Seventh-day Adventist Church

Protestant Christian denomination

The Seventh-day Adventist Church is a Protestant Christian group. It is different from most other Protestant groups because the followers believe that the seventh day of the week, Saturday, is the day to rest from working and worship God. The Bible calls this day the "Sabbath". The Sabbath is the seventh day of the week (Gen 2:1-3) in Judaism and in the Seventh-day Adventist Church. This is why they are called "Seventh-day Adventists." Although the abbreviation "SDA" is used, "Adventist" is the church's preferred shortening of "Seventh-day Adventist."[1]

Ellen G. White, one of the founders of the movement

The Seventh-day Adventist Church came from the Millerite movement in the United States. This included people from many denominations. The Millerites started in the middle of the 19th century.[2] They were people who followed the teachings of William Miller. Miller preached that Jesus is coming very soon, in the Second Coming or Second Advent. The church name "Adventist" came from the word "Advent." The Seventh-day Adventist Church started in 1863.

In many ways, the religious teachings of the Seventh-day Adventist church are like evangelical teachings such as the Trinity and Biblical inerrancy. Teachings that are different include the doctrine of an investigative judgment, the unconscious state of the dead (which means that when people die, they will not wake up until Christ resurrects them), and that the wicked will be destroyed forever by fire (rather than forever burn in Hell).

The church is also known for its message on health. [3] It teaches that being healthy helps us to make good decisions, understand God’s Word, be productive in God’s service, and otherwise glorify God with our bodies as temples. Adventists who eat meat typically do not eat meat from pigs, certain fish, and other animals that the Bible names as unclean.[4] Many Adventists are vegetarian (no meat) or vegan (no animal products, such as milk or eggs). They tend to stay away from smoking, drinking and other things known to be harmful or mind-altering. Exercise, being outdoors, resting, and drinking lots of water are other parts to healthy living usually taught by Adventists. In 2005, a National Geographic cover story identified the Adventists living in Loma Linda, California, as one of five Blue Zones of people living longer than the rest of the world.

The church also promotes religious liberty. When it comes to culture, it is more conservative.

Among the founders of the Church was Ellen G. White. She wrote a lot that is still thought to be very important in the church today. She was a dedicated Christian who believed she got visions from God about the end of the world and what heaven will be like.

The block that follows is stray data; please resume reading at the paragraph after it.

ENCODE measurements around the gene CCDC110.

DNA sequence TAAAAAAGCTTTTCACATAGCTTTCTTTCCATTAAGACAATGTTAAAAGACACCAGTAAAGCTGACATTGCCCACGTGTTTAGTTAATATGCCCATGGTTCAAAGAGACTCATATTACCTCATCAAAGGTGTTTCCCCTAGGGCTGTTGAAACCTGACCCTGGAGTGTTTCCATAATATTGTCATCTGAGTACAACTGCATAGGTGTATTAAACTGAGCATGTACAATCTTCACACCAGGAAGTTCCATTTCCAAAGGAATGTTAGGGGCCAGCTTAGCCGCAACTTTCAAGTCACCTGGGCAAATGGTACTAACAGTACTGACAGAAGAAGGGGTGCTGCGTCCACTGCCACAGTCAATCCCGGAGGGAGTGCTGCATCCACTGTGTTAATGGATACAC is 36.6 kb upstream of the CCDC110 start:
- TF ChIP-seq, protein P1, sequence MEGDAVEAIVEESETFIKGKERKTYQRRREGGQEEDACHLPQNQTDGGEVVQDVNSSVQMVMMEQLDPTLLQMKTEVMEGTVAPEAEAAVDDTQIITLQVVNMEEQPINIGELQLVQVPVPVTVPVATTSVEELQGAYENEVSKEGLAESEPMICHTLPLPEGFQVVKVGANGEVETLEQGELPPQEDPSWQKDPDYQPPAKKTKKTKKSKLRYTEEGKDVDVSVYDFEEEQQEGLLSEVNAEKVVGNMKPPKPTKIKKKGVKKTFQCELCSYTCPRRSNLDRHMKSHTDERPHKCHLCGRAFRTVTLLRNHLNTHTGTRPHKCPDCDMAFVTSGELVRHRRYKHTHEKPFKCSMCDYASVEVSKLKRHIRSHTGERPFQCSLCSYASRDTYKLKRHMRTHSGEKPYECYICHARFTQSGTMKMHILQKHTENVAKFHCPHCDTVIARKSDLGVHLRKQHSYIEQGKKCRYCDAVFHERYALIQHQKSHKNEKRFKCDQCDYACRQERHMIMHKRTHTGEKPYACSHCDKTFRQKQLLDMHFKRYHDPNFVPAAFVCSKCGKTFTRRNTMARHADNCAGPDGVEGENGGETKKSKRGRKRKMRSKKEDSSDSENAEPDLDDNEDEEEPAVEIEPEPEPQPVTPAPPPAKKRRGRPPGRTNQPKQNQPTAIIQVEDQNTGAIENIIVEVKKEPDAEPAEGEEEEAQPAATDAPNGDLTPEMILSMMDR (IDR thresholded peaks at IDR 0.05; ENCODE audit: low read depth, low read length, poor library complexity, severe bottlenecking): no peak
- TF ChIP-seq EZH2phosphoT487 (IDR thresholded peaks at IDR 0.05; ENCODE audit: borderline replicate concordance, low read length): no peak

At a world level, the Seventh-day Adventist Church is run by a General Conference. Smaller regions are administered by divisions, union conferences and local conferences. It is present in over 200 countries and territories and is ethnically and culturally diverse. The church runs many schools, hospitals and publishing houses worldwide, as well as a famous organization that helps people in trouble, known as the Adventist Development and Relief Agency. There are about 18.5 million people in the church worldwide.



The church is organized with a representative form of church government and the world-wide Church has 13 Divisions.

The Seventh-day Adventist World Church Statistics shows the church had 15,660,347 members as of December 31, 2007.

The Adventist News Network reported [5] in June 2010 (during the 59th quinquennial General Conference Session of the Seventh-day Adventist Church held in Atlanta, Georgia,) that Seventh-day Adventists reached a membership of 16,300,000, according to the church's Office of Archives and Statistics. The world church Secretary stated that when counting unbaptized children and family members who attend services, the church numbers between 25 and 30 million.

Mainstream doctrine


Seventh-day Adventists believe in Protestantism.

Seventh-day Adventist believe in the 28 Fundamental Beliefs.[6] This statement of beliefs was adopted by the General Conference in 1980, with an extra belief (number 11) being added in 2005.


  1. "Use of the Church Name". Seventh-day Adventist Church. Retrieved 2007-01-11.
  2. "Seventh-day Adventists - The Heritage Continues". General Conference of Seventh-day Adventists. Archived from the original on 2006-12-06. Retrieved 2007-01-17.
  3. "Health :: The Official Site of the Seventh-day Adventist world church".
  4. "Bible Gateway passage: Leviticus 11 - New International Version". Bible Gateway.
  5. "Oops, page not found :: Adventist News Network". {{cite web}}: Cite uses generic title (help)
  6. "Beliefs :: The Official Site of the Seventh-day Adventist world church".